Unfortunately, the 42.5mm is no longer in production. However, if one is lucky, there are a few pieces hovering in the used market once in a while. The prices have increased over time though. A few recent examples that we have seen are priced in the region of S$500. But then again, it is a rare piece, and one that definitely stands out amongst the other run-of-the-mill Seiko watches.
When it comes to watches that are conversational and cool, you can probably count on SEVENFRIDAY. After all, they focus a lot on “visual complication”, and the V-series doesn’t disappoint on this aspect.
The first thing that got us excited about the V-series is its aesthetics. It is rather different from its predecessors, the P and the M-series. The greatest changes are perhaps made on both the case and dial on the timepiece – the brand had done away with the usual rounded square cases, and the new layered dial uses arithmetic to tell time. The latter might not be intuitive at first, but it certainly gets easier with experience.
On top of that, SEVENFRIDAY had equipped the watch with new features including a new quick strap change mechanism, as well as the NFC (Near Field Communication) chip that is placed within the watch itself. Overall, it is an interesting timepiece, and one that is good looking as well. The V-series retails at S$1,778.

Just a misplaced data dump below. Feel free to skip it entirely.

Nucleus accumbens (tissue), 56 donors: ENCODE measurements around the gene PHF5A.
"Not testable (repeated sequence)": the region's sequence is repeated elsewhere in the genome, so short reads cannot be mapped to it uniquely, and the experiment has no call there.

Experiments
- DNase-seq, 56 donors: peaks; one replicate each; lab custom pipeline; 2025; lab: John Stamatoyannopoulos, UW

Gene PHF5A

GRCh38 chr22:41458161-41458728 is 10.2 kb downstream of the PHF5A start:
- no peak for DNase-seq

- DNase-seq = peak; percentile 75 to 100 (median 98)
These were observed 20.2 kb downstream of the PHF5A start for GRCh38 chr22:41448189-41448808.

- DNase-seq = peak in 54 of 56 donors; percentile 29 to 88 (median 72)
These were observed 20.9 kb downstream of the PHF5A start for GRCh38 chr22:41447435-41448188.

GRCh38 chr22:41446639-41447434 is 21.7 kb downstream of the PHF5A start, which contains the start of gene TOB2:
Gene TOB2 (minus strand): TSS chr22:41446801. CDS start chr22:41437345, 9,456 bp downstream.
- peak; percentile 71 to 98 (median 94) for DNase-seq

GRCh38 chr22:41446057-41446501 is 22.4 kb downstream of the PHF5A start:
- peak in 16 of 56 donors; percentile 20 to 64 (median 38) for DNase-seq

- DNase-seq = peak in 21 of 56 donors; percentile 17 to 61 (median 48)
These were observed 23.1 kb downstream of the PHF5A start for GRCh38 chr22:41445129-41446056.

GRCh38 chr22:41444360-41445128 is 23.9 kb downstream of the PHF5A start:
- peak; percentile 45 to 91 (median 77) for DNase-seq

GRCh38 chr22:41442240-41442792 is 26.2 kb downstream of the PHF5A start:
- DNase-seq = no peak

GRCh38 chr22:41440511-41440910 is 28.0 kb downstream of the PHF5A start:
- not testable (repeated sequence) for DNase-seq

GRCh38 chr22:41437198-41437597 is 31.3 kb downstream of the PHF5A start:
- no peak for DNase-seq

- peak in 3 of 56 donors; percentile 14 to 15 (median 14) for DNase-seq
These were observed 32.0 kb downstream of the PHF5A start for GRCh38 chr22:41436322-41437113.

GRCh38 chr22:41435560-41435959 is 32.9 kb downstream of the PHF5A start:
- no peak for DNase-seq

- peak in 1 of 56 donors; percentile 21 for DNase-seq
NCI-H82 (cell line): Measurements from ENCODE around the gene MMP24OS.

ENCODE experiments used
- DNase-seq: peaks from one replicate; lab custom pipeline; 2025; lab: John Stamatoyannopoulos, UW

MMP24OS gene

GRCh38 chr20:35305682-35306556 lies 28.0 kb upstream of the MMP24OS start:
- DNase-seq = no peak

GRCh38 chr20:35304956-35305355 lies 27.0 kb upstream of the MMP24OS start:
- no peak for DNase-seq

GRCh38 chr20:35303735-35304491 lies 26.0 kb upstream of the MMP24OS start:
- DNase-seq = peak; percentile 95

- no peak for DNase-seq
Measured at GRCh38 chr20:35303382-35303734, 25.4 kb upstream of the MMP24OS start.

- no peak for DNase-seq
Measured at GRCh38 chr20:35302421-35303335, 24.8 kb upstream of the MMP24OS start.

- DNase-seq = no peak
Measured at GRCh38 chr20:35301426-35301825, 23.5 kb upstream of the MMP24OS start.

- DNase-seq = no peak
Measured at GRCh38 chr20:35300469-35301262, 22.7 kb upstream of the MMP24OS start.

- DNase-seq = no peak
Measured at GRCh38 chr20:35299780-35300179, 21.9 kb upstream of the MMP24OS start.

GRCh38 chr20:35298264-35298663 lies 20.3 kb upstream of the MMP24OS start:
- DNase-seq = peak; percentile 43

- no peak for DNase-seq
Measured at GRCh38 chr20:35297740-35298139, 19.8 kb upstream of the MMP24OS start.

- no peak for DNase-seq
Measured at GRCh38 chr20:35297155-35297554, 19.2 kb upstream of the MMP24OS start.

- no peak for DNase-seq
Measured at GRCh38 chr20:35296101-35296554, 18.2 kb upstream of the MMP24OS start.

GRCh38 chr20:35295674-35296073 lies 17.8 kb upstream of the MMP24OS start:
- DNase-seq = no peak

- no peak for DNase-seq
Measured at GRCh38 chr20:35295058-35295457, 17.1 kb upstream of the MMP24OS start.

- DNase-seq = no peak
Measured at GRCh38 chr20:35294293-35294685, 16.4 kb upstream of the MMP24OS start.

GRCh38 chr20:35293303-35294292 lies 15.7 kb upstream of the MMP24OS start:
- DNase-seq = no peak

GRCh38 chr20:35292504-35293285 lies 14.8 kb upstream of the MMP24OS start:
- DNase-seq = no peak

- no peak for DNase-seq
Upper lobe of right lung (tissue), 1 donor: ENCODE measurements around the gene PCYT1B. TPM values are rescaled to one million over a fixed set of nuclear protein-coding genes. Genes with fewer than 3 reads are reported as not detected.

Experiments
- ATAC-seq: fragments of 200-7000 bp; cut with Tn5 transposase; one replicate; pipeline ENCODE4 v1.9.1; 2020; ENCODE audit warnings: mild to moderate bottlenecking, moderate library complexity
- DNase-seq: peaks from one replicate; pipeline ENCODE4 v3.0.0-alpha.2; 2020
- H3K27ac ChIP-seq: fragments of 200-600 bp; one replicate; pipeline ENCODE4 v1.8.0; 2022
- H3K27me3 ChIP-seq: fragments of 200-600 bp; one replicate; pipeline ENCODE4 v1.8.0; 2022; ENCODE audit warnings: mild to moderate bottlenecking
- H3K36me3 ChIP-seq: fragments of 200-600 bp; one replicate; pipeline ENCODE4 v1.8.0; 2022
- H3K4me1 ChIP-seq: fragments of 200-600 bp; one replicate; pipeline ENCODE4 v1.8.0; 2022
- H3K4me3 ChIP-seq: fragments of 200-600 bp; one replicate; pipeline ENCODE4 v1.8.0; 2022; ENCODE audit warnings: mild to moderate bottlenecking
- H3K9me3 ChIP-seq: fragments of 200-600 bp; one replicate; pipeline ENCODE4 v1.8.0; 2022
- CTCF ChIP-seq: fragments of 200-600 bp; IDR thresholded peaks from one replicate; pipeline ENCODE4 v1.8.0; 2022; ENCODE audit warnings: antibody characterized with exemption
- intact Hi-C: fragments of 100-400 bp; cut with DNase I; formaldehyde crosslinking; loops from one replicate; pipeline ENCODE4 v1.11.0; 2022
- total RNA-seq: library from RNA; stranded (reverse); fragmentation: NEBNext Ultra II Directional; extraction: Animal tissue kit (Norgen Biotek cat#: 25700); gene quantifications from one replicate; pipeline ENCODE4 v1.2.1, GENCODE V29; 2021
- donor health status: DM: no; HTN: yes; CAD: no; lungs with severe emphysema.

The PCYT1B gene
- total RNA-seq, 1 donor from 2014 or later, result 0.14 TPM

moVas Oceaner 1
There are quite a few local watch brands in Singapore, especially after the rise in crowdfunding sites such as Kickstarter and Indiegogo. Amongst them is moVas, the brainchild of entrepreneur Sean Wai.
Over the years, moVas had built a strong reputation amongst watch collectors with its quality and excellent price points. One of our favourite pieces is the Oceaner 1. The Oceaner 1 is a solid diver’s watch, featuring a rather solid and hefty case. There are several highlights for this particular piece, which includes a day indicator in Mandarin, as well as an internal rotating bezel. Notably, the massive 49mm timepiece is powered by Seagull’s Calibre 2100. The automatic movement features both the day and date indicator, as well as a power reserve of approximately 45 hours. In addition, moVas had modified the base movement as well, such as the use of a skeletonized PVD rotor and an antimagnetic balance wheel.